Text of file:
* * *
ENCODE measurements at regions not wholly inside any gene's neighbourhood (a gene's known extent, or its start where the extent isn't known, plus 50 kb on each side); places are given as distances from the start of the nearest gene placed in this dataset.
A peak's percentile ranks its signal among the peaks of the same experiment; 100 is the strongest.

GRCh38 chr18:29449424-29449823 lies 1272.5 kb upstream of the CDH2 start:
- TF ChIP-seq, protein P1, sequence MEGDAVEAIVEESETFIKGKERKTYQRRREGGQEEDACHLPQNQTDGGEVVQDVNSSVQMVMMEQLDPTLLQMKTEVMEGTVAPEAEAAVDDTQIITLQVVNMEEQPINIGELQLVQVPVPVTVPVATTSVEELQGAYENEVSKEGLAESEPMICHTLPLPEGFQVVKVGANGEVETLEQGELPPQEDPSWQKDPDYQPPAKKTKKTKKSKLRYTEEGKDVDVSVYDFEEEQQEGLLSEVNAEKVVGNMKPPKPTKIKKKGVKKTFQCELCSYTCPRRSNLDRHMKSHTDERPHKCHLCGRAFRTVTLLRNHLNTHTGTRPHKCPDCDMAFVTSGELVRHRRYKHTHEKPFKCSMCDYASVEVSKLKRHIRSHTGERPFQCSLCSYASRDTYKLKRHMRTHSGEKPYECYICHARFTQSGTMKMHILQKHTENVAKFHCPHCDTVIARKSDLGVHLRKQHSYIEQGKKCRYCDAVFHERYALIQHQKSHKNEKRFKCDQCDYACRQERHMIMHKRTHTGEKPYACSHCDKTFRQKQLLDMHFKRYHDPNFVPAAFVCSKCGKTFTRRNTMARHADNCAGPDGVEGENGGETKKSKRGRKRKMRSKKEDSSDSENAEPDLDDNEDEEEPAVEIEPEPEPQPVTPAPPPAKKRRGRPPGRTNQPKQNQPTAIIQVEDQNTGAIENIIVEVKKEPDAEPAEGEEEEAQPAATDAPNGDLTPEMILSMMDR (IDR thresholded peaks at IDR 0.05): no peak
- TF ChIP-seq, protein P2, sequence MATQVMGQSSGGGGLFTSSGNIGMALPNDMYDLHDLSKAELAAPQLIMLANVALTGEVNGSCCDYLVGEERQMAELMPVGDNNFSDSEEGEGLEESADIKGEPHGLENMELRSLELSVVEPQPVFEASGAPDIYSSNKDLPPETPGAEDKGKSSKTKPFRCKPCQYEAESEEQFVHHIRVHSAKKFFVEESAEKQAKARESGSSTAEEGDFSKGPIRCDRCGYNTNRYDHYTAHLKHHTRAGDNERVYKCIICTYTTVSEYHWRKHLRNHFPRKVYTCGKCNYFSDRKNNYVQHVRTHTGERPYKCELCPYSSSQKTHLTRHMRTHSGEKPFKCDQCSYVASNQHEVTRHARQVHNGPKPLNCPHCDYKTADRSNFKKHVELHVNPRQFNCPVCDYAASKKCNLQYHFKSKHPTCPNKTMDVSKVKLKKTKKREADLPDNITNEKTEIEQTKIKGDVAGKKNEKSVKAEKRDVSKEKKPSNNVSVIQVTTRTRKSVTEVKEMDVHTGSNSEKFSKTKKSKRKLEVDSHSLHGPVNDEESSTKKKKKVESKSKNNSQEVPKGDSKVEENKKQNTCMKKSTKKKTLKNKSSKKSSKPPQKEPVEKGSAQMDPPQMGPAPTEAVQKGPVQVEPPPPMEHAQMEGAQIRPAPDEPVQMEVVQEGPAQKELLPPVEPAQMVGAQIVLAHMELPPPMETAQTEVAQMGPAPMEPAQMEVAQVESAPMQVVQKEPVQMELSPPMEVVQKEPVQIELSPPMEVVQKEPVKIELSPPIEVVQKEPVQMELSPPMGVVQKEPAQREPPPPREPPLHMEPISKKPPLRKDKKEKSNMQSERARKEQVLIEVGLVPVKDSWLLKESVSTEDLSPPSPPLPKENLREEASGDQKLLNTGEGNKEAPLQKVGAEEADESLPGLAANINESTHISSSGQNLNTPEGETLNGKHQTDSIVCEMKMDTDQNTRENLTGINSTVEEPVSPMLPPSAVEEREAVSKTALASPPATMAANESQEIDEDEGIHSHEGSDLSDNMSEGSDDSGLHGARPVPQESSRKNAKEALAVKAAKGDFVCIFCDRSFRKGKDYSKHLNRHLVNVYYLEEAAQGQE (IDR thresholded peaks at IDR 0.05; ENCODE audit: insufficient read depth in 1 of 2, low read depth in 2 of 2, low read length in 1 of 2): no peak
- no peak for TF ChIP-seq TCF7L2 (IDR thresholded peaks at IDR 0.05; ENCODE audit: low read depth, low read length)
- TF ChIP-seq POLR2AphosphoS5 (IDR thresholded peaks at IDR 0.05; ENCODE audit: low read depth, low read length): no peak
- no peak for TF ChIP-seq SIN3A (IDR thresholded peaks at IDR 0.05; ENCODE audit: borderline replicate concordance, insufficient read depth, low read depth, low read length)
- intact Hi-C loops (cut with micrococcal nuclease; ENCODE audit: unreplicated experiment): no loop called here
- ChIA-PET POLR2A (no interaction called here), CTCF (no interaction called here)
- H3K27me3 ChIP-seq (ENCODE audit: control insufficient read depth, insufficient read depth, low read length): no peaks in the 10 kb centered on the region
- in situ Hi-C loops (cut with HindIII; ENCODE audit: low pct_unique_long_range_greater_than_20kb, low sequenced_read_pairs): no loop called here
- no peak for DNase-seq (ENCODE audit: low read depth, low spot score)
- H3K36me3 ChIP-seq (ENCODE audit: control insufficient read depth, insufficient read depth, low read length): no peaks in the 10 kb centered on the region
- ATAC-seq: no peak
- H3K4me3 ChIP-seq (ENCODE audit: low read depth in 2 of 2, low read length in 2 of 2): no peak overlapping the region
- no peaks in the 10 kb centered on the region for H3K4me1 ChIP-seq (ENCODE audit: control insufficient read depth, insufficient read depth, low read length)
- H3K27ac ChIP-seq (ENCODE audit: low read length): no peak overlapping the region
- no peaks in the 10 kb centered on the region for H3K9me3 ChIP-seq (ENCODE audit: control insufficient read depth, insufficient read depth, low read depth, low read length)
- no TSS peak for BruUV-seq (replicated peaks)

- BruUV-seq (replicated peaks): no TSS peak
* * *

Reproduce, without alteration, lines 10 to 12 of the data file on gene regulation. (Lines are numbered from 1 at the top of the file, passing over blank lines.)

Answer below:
- ChIA-PET POLR2A (no interaction called here), CTCF (no interaction called here)
- H3K27me3 ChIP-seq (ENCODE audit: control insufficient read depth, insufficient read depth, low read length): no peaks in the 10 kb centered on the region
- in situ Hi-C loops (cut with HindIII; ENCODE audit: low pct_unique_long_range_greater_than_20kb, low sequenced_read_pairs): no loop called here